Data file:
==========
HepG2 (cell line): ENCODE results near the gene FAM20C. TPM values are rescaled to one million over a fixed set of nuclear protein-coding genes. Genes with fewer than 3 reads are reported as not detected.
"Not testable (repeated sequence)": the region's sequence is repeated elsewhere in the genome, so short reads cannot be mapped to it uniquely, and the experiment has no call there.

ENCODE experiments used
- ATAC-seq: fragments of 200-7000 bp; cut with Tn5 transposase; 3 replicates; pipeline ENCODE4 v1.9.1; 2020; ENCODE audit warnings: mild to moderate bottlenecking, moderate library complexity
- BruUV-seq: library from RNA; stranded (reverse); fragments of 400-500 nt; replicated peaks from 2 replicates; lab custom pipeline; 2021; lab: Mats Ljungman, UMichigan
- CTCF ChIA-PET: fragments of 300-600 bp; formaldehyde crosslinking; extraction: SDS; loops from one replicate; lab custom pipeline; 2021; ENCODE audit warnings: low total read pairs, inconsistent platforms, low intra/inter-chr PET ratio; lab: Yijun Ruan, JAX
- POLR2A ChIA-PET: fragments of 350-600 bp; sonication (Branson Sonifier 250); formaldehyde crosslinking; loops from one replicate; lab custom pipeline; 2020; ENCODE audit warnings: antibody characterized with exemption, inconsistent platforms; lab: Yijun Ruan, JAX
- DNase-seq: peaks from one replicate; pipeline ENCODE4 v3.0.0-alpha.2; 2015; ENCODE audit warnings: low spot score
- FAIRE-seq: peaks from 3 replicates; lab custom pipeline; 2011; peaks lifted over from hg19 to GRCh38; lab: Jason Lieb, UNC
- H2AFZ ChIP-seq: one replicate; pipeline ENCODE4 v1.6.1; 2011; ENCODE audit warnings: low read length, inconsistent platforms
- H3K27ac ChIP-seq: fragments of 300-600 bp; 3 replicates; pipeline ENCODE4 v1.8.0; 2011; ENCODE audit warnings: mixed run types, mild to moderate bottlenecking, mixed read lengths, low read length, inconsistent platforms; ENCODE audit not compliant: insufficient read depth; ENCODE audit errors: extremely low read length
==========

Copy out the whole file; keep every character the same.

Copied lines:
HepG2 (cell line): ENCODE results near the gene FAM20C. TPM values are rescaled to one million over a fixed set of nuclear protein-coding genes. Genes with fewer than 3 reads are reported as not detected.
"Not testable (repeated sequence)": the region's sequence is repeated elsewhere in the genome, so short reads cannot be mapped to it uniquely, and the experiment has no call there.

ENCODE experiments used
- ATAC-seq: fragments of 200-7000 bp; cut with Tn5 transposase; 3 replicates; pipeline ENCODE4 v1.9.1; 2020; ENCODE audit warnings: mild to moderate bottlenecking, moderate library complexity
- BruUV-seq: library from RNA; stranded (reverse); fragments of 400-500 nt; replicated peaks from 2 replicates; lab custom pipeline; 2021; lab: Mats Ljungman, UMichigan
- CTCF ChIA-PET: fragments of 300-600 bp; formaldehyde crosslinking; extraction: SDS; loops from one replicate; lab custom pipeline; 2021; ENCODE audit warnings: low total read pairs, inconsistent platforms, low intra/inter-chr PET ratio; lab: Yijun Ruan, JAX
- POLR2A ChIA-PET: fragments of 350-600 bp; sonication (Branson Sonifier 250); formaldehyde crosslinking; loops from one replicate; lab custom pipeline; 2020; ENCODE audit warnings: antibody characterized with exemption, inconsistent platforms; lab: Yijun Ruan, JAX
- DNase-seq: peaks from one replicate; pipeline ENCODE4 v3.0.0-alpha.2; 2015; ENCODE audit warnings: low spot score
- FAIRE-seq: peaks from 3 replicates; lab custom pipeline; 2011; peaks lifted over from hg19 to GRCh38; lab: Jason Lieb, UNC
- H2AFZ ChIP-seq: one replicate; pipeline ENCODE4 v1.6.1; 2011; ENCODE audit warnings: low read length, inconsistent platforms
- H3K27ac ChIP-seq: fragments of 300-600 bp; 3 replicates; pipeline ENCODE4 v1.8.0; 2011; ENCODE audit warnings: mixed run types, mild to moderate bottlenecking, mixed read lengths, low read length, inconsistent platforms; ENCODE audit not compliant: insufficient read depth; ENCODE audit errors: extremely low read length